I'm in that demographic too (although quite a ways from retirement) but where I live most of the people I see on e-bikes are younger Gen-X, millennials, and Gen-Z.
 

Jazz

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Giving a short answer to that question is not feasible, primarily because of the phsyology of the cyclist e.g. the older you are the more inclined you'll be get an ebike, ONCE you are conscious of the importance of physical exercise and the necessity to optomise an exercise regime. To simplify, an ebike will make it easier to cope with wind and rain so, to compensate for dealing with these weather elements, you'd need to ebike more!
 

JerryB

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Like many......I used to ride a regular bike but no longer can .....after a knee and hip replacement......plus being almost 70......I wanted my ebike for exercise and enjoyment. I ride 4.5 to 7.5 miles almost everyday......great exercise for my replaced parts....makes me feel good......great fun.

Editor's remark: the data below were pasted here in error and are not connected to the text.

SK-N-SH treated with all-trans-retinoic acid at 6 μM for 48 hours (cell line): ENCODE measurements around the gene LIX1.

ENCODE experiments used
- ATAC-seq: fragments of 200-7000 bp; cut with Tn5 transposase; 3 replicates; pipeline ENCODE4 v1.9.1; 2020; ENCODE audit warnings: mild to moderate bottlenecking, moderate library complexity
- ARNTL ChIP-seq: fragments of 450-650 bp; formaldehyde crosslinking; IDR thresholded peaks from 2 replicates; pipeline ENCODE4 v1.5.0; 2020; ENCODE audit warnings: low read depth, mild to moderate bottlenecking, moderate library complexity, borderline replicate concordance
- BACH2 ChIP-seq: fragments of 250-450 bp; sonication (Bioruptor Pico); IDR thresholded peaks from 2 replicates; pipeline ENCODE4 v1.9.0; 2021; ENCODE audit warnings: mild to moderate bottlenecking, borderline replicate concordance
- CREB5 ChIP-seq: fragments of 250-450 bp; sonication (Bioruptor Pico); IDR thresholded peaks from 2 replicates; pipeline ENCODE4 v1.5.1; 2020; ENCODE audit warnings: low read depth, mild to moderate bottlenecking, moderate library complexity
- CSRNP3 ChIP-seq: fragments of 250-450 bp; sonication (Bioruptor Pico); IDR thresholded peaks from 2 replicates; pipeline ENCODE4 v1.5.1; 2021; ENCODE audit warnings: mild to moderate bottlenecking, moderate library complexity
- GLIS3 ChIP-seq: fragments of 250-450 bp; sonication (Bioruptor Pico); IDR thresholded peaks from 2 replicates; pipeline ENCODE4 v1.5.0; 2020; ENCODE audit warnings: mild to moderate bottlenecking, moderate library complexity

Hoggdoc

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I think it is up to the price. Ebikes are more expensive and make your rides easier. Maybe you wanna get fitness, then a traditional bike is still a good one.
I can only tell you my experience at getting back on a bike at 75 years old some time ago. I live in a hilly area of SW Washington State and even through I have perfectly good Trek Hybrid bike I knew there was no way I would be able to climb those hills.

So I started to investigate e bikes learning as much as I could to find all features that I wanted/needed. I am so glad I took the time to do that because I see many people here on the forum that didn't do their homework and have come to regret it one way or the other.
 

procreator

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Some people say that ebikes are heavy and that is why they don't like them. I say they are heavy because they are ebikes. What I mean is this: The ebikes I have each weight about 55lbs, however, they can support a rider weighing 300 or more pounds AND have a step thru height of 15" or less.